This article was written for the individual assignment of DV2008 Interface Design, 2020 Semester 2
Mobile user interfaces are relatively smaller than websites, with more emphasis on functionality. However, users are more likely to notice the interface design of an app when they first start using it. Navigation of screens are influenced by many factors including the look and feel of an app, so visual design is just as important as the interaction design, functionality or user experience.
As a complete newbie in this field, this module introduced me to the many visual elements of user interface design, particularly for mobile devices. Creating the screens for the mobile app was no easy feat, but through this process, I’ve taken away a few aspects of UI visual designing for mobile devices.
This article will explore the visual elements of mobile app designing, meaning what is seen on the static screen and the user’s first impression of it. It will not discuss interaction design or information architecture — that will be relevant for another article.
When thinking about visual design, colours are one of the most important factors to consider. The colour palette determines the mood of the app — whether the colour scheme is monochromatic, analogous or complementary, it can evoke different emotions from users to help in navigation and user experience. These colours differentiate app functions, helping to create emphasis or depth to app elements, such as buttons and headers, that will be explained below.
In the group assignment, to help in the critical step of picking out the right colour palette for the app, I used Coolors, a site that generates palettes from thousands of colour schemes.
Monochromatic: Uses one base colour, with shade and tint variations of the same hue
Analogous: Involves adjacent colours on the colour wheel
Complementary: Involves opposite colours on the colour wheel
Colour psychology is the study of colours as a determinant of human behaviour. Certain hues influence perceptions or evoke emotions from people. For example, yellow and red are associated with fast food (McDonald’s, KFC, Carl’s Jr.), while green is more commonly associated with healthy food (Whole Foods).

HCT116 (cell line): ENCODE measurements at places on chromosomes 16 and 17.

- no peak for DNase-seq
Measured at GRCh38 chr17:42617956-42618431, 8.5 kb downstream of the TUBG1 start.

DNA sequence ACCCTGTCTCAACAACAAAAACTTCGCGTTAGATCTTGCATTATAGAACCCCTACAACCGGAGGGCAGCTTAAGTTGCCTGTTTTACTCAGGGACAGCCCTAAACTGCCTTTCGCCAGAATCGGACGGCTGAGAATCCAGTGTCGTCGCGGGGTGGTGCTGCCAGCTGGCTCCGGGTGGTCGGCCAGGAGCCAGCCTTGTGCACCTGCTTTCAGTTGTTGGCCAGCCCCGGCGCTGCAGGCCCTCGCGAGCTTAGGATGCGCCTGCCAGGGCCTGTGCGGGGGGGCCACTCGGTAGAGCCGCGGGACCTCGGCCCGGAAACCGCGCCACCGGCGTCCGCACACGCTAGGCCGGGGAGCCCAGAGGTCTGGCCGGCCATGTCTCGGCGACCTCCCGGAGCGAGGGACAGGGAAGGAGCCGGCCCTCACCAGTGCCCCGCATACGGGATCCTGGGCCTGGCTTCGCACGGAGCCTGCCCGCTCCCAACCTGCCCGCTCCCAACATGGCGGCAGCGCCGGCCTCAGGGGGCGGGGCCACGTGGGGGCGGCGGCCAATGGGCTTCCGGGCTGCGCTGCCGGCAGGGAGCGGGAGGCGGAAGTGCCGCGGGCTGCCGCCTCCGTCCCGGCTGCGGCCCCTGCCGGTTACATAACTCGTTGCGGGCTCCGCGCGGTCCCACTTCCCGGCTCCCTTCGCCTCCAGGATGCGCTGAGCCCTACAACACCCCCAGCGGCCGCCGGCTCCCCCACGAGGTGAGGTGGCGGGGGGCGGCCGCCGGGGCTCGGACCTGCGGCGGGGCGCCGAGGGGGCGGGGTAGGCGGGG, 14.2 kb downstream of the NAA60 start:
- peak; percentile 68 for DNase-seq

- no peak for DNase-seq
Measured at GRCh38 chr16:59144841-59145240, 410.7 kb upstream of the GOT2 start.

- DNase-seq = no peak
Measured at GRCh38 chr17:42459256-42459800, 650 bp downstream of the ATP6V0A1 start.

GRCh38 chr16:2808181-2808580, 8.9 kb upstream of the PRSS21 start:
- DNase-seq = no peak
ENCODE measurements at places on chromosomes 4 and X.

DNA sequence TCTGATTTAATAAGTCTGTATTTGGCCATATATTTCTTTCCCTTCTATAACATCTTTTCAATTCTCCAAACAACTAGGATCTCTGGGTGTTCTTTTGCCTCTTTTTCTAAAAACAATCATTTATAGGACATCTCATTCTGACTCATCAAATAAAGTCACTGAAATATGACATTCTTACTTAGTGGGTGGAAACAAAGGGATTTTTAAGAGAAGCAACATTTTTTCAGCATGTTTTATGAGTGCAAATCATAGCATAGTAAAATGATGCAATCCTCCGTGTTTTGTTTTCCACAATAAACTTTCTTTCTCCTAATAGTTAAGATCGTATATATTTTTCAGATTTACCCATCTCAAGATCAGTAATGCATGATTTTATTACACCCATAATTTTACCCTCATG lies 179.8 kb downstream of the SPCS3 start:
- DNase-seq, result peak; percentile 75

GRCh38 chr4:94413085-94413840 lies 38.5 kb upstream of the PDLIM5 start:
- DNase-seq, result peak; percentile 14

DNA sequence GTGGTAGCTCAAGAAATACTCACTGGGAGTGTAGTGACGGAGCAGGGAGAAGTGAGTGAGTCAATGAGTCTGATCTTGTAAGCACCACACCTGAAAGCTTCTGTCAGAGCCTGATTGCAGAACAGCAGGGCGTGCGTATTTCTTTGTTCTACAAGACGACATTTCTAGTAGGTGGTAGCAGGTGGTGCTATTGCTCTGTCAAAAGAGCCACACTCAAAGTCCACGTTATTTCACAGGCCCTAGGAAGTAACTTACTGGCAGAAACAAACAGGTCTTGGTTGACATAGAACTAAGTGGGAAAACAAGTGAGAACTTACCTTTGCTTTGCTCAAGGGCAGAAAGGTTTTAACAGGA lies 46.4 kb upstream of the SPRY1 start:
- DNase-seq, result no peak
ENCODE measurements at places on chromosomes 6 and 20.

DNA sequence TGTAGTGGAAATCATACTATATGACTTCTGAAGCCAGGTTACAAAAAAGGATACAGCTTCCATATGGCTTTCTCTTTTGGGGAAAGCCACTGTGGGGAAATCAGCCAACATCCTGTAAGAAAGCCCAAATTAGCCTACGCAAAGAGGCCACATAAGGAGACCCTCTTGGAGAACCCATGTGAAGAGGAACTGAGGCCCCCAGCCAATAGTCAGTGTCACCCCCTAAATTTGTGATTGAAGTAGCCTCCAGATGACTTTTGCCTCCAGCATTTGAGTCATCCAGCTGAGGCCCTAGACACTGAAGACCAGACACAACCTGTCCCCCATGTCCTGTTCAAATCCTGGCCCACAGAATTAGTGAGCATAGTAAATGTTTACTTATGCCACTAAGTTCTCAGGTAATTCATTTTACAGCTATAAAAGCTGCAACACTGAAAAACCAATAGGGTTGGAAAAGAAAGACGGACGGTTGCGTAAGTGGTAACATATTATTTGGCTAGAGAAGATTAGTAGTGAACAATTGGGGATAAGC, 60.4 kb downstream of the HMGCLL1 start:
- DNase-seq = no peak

Another local example is Greendot, the largest vegetarian restaurant chain in Singapore. They serve mostly healthy meat-free food, and the colour they associate with is r̶e̶d̶, just kidding, green.
Colour is all around us, yet not many people will immediately connect colour with emotion or thinking. In this project, my group and I used red and yellow for our food delivery app. Yellow and orange typically make people hungry, and red is a passionate colour. However, it is notable that colour is subjective to the viewer, and while red might come off as energetic to some people, it is also seen as angry and jarring to others.
Mobile App Colour Trends
Colour gradients are colour transitions from one colour to another. They create more colour tones when the two colours (or more) blend. Usually, these gradients are used with monochromatic or analogous colours. One example of a mobile app is Instagram, changing its logo to a brighter gradient.
In the group project, instead of a standard red, yellow or orange solid colour, we opted for a vibrant colour gradient similar to Instagram. This led to another point in colour visual design in mobile apps: the difference in screen colours.
In Figma, the colours were seen in sRGB, a standard RGB (red, green, blue) colour space that HP and Microsoft created cooperatively in 1996 to use on monitors, printers, and the Web. RGB and HEX are typically used for onscreen designing, while CMYK (cyan, magenta, yellow, black) is used for print. Figma’s use of sRGB gives more consistent and brighter colours than the image that is saved in Adobe RGB, which squeezes colours into a smaller range and makes it duller. This became an issue in the user testing stage when respondents pointed out the brighter colour as a problem. To cope with that, not only have we reduced the intensity of the colour gradient by desaturating it, we introduced dark mode to reduce the brightness of the white screen with the colours.